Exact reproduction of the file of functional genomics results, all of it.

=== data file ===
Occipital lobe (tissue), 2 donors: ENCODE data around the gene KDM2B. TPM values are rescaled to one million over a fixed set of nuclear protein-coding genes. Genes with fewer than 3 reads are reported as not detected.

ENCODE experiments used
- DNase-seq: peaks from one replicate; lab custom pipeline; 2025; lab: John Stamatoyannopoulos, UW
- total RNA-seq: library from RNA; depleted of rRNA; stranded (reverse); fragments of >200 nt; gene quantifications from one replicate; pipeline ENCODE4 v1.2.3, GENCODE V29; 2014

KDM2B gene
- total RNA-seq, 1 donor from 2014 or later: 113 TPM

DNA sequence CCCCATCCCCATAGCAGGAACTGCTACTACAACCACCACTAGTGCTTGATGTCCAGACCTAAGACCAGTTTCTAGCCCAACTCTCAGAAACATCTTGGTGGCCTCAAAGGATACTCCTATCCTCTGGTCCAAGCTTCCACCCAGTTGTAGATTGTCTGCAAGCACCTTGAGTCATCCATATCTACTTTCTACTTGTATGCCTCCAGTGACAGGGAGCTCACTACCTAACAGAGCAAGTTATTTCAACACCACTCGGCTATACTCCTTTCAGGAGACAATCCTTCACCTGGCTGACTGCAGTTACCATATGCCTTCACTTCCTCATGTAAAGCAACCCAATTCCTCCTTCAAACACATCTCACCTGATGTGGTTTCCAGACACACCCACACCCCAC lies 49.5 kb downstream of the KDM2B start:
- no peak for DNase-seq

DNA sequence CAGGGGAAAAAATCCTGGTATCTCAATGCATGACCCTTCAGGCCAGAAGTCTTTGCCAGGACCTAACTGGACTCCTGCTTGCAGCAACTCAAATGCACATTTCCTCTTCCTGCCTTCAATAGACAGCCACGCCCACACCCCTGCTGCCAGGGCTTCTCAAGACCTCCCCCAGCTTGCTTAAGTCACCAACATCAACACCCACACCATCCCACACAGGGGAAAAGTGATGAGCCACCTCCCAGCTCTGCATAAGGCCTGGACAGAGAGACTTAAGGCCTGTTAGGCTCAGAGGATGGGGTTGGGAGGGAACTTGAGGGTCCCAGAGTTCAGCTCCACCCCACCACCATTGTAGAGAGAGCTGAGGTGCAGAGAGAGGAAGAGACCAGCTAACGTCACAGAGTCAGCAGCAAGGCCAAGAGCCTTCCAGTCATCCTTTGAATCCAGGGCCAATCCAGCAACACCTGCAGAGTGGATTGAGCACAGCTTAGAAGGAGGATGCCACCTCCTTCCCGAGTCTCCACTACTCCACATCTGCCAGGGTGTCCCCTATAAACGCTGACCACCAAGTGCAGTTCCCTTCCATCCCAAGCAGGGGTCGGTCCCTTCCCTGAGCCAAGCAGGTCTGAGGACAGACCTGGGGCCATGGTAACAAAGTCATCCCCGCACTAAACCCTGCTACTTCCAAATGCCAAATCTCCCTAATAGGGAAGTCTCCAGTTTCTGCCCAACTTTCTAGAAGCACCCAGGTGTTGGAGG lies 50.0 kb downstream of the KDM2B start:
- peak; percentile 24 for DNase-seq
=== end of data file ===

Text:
Occipital lobe (tissue), 2 donors: ENCODE data around the gene KDM2B. TPM values are rescaled to one million over a fixed set of nuclear protein-coding genes. Genes with fewer than 3 reads are reported as not detected.

ENCODE experiments used
- DNase-seq: peaks from one replicate; lab custom pipeline; 2025; lab: John Stamatoyannopoulos, UW
- total RNA-seq: library from RNA; depleted of rRNA; stranded (reverse); fragments of >200 nt; gene quantifications from one replicate; pipeline ENCODE4 v1.2.3, GENCODE V29; 2014

KDM2B gene
- total RNA-seq, 1 donor from 2014 or later: 113 TPM

DNA sequence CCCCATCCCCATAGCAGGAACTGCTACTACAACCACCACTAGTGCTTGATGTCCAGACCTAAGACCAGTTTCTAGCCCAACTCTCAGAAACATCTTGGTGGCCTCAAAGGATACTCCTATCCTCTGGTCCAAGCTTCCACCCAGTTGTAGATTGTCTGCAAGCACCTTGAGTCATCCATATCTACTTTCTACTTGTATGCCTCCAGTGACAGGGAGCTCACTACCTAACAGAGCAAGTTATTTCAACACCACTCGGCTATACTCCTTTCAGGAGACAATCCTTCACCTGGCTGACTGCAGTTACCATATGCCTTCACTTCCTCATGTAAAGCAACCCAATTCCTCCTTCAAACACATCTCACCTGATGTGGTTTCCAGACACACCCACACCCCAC lies 49.5 kb downstream of the KDM2B start:
- no peak for DNase-seq

DNA sequence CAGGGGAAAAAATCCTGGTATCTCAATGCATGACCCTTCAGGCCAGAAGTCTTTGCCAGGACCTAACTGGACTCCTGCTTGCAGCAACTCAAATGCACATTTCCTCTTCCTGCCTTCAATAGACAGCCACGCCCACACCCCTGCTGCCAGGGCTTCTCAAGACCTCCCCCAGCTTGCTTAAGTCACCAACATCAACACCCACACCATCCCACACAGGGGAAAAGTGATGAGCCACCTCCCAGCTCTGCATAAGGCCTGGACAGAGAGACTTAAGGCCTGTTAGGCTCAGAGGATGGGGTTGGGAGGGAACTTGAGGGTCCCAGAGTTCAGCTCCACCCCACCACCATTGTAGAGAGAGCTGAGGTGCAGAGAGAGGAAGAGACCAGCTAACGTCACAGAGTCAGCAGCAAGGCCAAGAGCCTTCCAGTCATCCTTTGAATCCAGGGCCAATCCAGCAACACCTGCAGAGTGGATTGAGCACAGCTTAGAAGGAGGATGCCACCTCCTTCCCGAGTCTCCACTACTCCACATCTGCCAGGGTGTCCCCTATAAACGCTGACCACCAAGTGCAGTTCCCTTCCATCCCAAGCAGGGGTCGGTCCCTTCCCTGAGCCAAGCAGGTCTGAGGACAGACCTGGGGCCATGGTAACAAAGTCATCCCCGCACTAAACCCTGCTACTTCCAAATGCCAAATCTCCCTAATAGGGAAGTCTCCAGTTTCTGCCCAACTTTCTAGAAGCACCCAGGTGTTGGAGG lies 50.0 kb downstream of the KDM2B start:
- peak; percentile 24 for DNase-seq